Actually it was more like a double what, because not only was it a really daring ending, especially for being published in 1926, but I actually guessed the murderer! That has never happened to me before. I am THE WORST at guessing mystery endings. I am gullible and trusting and passive as a reader. Authors: take advantage of me shamelessly, and I will enjoy it. Make no mistake, it was entirely a guess. No deductions involved whatsoever. I merely thought of the thing I thought least likely and picked it. That it turned out to be true, and worked beautifully, is entirely accidental (on my part, not Agatha Christie’s–her part was brilliant).
I’m going to split the rest of this review up into spoiler and non-spoiler sections, because I just have to talk about the ending.
Spoiler Free Zone: Knowing the ending for me is coloring everything I have to say about the rest of the book, but there are some things I am free to say without spoiling you. Firstly, the premise. The titular Roger Ackroyd, fresh off the suicide of his fiance, is murdered mysteriously in a country estate. Hercule Poirot is living next door in retirement, and is brought in on the case by Mr. Ackroyd’s niece. The narrator, and Poirot’s assistant for the case, is Dr. James Sheppard. He lives with his spinster sister Caroline, whom I adore. She plays daft but is actually very sharp. And of course, there are an assortment of relatives and friends who all behave mysteriously enough to warrant suspicion, and Poirot does his Poirot thing of being small and cute and condescending all at the same time.
As a sidenote, I would highly recommend the audiobook for this one. Hugh Fraser does a wonderful job. His voice is like butter.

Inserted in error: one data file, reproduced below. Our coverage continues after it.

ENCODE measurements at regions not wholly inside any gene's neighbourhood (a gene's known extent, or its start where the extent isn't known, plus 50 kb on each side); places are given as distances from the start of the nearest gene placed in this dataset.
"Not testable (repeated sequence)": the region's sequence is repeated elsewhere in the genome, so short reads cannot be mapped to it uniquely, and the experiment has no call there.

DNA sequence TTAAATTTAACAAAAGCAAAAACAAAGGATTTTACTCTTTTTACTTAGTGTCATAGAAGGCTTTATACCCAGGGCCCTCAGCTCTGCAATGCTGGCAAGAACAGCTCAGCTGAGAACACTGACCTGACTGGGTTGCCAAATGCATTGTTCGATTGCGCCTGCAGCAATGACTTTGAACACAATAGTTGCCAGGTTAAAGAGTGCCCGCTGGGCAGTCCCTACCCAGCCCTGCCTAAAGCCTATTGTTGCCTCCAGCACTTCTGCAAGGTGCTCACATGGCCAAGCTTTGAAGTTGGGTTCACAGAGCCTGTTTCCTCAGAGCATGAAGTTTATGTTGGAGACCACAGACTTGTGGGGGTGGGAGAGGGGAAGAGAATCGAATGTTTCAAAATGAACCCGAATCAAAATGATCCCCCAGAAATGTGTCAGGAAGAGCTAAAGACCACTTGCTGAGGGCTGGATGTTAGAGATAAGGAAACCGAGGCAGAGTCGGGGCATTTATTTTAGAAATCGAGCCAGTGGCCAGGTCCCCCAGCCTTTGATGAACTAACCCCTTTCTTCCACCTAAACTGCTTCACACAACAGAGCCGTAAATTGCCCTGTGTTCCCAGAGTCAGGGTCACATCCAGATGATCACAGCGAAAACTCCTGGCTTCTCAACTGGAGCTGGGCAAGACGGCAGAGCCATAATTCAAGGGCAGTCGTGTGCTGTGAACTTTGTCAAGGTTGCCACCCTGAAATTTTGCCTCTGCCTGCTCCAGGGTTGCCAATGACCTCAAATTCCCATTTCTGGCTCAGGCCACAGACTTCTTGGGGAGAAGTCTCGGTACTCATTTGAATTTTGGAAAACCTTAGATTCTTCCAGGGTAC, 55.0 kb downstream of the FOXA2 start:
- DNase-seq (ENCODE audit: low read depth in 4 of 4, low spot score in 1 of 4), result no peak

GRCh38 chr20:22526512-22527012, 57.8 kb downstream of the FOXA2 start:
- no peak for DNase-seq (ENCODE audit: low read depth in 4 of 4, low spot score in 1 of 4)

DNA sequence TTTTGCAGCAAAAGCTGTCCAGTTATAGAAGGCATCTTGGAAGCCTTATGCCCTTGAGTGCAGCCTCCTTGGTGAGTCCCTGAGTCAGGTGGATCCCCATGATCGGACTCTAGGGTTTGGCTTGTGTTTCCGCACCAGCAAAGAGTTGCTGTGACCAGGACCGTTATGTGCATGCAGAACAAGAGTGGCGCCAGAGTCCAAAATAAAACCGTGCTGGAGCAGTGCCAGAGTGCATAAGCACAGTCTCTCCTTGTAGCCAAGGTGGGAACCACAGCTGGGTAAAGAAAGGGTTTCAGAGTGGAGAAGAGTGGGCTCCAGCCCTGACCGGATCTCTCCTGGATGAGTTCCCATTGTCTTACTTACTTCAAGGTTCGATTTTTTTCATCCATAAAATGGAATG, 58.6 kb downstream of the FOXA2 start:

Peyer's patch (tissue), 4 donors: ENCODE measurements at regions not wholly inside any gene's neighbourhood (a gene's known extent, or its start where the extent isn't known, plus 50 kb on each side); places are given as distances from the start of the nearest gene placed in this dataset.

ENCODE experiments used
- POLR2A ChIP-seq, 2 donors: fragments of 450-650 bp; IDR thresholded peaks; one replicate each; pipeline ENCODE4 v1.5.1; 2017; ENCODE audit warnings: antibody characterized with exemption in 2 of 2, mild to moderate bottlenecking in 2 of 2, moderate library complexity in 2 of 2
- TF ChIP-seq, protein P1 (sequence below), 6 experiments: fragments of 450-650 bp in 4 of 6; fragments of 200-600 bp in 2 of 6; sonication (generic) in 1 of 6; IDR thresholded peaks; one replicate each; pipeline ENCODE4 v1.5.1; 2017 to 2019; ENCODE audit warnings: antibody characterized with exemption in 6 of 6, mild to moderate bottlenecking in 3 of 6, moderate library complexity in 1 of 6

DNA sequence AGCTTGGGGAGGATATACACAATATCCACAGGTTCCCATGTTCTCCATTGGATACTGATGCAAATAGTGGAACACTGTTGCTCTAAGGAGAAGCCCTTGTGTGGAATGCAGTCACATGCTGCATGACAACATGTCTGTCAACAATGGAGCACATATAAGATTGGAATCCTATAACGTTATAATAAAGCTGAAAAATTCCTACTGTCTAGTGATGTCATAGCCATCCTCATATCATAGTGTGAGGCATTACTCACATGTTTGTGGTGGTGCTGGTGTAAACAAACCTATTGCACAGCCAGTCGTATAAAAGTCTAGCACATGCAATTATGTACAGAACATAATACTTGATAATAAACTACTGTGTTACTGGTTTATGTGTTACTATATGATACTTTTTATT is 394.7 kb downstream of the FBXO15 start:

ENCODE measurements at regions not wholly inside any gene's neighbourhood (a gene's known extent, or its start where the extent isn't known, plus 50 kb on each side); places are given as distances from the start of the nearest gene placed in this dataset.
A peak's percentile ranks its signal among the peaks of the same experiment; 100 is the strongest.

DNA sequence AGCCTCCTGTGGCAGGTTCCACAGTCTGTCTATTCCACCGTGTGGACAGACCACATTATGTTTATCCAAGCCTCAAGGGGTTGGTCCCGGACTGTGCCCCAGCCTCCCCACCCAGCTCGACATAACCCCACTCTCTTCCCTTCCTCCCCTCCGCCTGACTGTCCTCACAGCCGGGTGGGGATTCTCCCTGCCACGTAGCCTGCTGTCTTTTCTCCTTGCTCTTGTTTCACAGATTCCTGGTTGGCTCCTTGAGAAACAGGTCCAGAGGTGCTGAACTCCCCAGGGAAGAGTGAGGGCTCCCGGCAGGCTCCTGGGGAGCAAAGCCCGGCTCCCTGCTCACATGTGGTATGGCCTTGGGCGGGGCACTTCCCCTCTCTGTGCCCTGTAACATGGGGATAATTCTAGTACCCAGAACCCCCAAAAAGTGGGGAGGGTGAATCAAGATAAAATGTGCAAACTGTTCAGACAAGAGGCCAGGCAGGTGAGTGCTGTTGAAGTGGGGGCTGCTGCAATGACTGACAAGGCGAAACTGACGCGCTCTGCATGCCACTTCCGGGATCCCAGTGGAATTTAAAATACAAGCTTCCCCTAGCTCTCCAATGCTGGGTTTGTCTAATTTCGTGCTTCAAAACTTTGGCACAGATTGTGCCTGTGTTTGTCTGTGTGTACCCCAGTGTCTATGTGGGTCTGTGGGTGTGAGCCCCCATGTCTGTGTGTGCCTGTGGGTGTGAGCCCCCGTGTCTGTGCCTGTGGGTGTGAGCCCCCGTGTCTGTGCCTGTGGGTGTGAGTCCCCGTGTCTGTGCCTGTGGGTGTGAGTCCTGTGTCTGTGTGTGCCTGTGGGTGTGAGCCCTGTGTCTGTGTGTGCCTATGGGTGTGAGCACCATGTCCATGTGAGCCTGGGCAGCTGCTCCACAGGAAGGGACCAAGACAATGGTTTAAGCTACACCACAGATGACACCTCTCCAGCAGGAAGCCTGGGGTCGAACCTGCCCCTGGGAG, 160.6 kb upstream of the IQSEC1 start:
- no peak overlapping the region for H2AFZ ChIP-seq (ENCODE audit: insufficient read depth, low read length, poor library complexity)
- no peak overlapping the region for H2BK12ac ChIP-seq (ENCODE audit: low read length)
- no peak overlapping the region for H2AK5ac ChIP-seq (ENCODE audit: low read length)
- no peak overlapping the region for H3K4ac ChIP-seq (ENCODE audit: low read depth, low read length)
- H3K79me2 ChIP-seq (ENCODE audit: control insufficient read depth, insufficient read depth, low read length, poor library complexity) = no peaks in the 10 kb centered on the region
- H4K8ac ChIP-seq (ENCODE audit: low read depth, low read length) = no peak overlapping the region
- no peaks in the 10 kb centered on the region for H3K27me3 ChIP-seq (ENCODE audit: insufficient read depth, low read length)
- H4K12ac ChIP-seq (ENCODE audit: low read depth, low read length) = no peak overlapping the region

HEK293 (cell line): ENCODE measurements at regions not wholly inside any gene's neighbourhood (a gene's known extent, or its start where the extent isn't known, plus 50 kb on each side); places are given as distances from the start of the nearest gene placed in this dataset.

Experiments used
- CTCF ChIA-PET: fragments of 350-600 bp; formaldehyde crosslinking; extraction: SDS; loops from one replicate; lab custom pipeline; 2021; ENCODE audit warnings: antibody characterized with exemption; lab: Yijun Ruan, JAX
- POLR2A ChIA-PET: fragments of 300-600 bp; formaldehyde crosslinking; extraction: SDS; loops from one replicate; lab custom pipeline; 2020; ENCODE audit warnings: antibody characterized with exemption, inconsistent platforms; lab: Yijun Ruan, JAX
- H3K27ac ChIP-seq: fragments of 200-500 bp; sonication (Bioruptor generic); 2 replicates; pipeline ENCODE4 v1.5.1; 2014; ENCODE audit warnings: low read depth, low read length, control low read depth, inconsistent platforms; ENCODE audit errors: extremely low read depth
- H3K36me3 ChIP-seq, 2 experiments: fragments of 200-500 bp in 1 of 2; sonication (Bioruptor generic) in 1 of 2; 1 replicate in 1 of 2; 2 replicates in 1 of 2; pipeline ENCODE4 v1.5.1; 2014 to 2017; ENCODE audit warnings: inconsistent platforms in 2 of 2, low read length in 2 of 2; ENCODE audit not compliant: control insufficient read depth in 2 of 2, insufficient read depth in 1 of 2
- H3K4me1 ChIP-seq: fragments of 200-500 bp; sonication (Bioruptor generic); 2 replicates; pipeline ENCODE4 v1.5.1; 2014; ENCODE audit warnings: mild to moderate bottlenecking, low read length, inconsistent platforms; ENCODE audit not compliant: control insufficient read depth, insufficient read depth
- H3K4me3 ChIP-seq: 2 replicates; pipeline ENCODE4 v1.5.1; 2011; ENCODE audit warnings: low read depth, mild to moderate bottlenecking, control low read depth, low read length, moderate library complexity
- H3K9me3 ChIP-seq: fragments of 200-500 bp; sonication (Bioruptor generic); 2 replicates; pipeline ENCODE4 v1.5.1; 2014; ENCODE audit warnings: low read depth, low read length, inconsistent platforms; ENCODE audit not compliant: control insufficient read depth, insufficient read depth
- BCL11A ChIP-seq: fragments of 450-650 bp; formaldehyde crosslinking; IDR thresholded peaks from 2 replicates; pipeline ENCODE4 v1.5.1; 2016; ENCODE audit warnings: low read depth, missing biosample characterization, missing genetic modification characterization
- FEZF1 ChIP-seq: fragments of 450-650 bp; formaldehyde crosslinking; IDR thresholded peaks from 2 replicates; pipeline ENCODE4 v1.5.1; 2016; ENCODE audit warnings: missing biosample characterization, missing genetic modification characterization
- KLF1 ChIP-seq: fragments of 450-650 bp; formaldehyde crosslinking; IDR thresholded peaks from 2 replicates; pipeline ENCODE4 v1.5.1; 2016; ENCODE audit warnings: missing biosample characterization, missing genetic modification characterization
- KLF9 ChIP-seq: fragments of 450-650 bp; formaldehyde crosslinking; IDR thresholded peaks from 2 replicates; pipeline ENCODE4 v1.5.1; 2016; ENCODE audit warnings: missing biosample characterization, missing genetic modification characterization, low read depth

Spoilers Ahoy: Seriously don’t keep reading if you don’t want to know. At the end of the book, Poirot warns all the major suspects that he is going to tell them everything, and that it would be in their best interest to give up all their secrets before he does it for them. This includes our narrator, Dr. Sheppard, who turns out to have been helping conceal the main suspect in the investigation, and having given no evidence of it in his account even to us the readers. And there’s a reason for this, which is that the book we are reading is actually a document Sheppard constructed for the sole purpose of being read after the fact. He was convinced Poirot would be unable to solve the case, and like Poirot’s past assistants, he could publish the document to acclaim. Only Poirot does solve the case and Dr. Sheppard is found out. Dr. Sheppard is the murderer. There were subtle clues all throughout the book, more in what he as narrator doesn’t say than what he does. It was one of these instances that caused me to wonder, Hey, what if he was the murderer? And then I giggled a bunch, I’m sure. The book then becomes an artifact of the mystery itself. To get even more spoilery, Poirot allows Sheppard to finish up the book as a sort of confession, before Sheppard kills himself to save face. It was all very British.
The ending retroactively made the rest of the book rise up several levels in my eyes, and I’d love an eventual re-read to see if I can pick up on all the clues.